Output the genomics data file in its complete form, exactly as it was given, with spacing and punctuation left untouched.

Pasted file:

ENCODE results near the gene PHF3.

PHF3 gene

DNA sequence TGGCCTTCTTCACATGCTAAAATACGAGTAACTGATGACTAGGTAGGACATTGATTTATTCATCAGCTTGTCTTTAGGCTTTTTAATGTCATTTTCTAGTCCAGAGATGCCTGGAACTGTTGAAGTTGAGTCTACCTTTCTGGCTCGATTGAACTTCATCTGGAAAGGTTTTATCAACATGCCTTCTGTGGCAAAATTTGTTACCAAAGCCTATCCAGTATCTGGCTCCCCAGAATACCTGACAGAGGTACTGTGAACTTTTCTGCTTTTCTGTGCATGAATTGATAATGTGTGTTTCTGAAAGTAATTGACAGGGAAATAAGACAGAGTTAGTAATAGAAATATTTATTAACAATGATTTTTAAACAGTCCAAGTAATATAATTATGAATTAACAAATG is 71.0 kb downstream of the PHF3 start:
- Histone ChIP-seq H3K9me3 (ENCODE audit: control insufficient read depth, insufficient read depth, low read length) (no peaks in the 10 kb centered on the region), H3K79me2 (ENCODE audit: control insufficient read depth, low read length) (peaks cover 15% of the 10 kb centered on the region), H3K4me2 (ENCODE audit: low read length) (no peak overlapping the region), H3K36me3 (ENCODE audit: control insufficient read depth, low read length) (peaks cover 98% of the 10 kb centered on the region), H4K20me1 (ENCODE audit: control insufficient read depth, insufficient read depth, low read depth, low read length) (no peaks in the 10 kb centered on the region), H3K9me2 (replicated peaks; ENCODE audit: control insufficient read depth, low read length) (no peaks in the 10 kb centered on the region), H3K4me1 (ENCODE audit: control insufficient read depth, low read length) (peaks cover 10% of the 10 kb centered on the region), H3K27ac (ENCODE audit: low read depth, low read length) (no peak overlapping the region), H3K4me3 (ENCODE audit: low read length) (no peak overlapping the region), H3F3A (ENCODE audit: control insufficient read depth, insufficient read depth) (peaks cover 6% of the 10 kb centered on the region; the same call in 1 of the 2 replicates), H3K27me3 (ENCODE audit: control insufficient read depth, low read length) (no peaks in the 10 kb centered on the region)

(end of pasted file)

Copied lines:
ENCODE results near the gene PHF3.

PHF3 gene

DNA sequence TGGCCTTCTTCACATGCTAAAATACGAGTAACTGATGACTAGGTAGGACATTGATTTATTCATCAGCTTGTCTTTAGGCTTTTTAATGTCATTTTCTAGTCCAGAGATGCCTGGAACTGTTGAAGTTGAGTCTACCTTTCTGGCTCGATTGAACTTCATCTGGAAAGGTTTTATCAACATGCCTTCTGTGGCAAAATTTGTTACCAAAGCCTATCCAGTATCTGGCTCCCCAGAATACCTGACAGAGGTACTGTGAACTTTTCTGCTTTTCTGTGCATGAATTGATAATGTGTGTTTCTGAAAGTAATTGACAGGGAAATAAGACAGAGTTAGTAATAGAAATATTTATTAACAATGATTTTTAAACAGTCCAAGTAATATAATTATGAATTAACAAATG is 71.0 kb downstream of the PHF3 start:
- Histone ChIP-seq H3K9me3 (ENCODE audit: control insufficient read depth, insufficient read depth, low read length) (no peaks in the 10 kb centered on the region), H3K79me2 (ENCODE audit: control insufficient read depth, low read length) (peaks cover 15% of the 10 kb centered on the region), H3K4me2 (ENCODE audit: low read length) (no peak overlapping the region), H3K36me3 (ENCODE audit: control insufficient read depth, low read length) (peaks cover 98% of the 10 kb centered on the region), H4K20me1 (ENCODE audit: control insufficient read depth, insufficient read depth, low read depth, low read length) (no peaks in the 10 kb centered on the region), H3K9me2 (replicated peaks; ENCODE audit: control insufficient read depth, low read length) (no peaks in the 10 kb centered on the region), H3K4me1 (ENCODE audit: control insufficient read depth, low read length) (peaks cover 10% of the 10 kb centered on the region), H3K27ac (ENCODE audit: low read depth, low read length) (no peak overlapping the region), H3K4me3 (ENCODE audit: low read length) (no peak overlapping the region), H3F3A (ENCODE audit: control insufficient read depth, insufficient read depth) (peaks cover 6% of the 10 kb centered on the region; the same call in 1 of the 2 replicates), H3K27me3 (ENCODE audit: control insufficient read depth, low read length) (no peaks in the 10 kb centered on the region)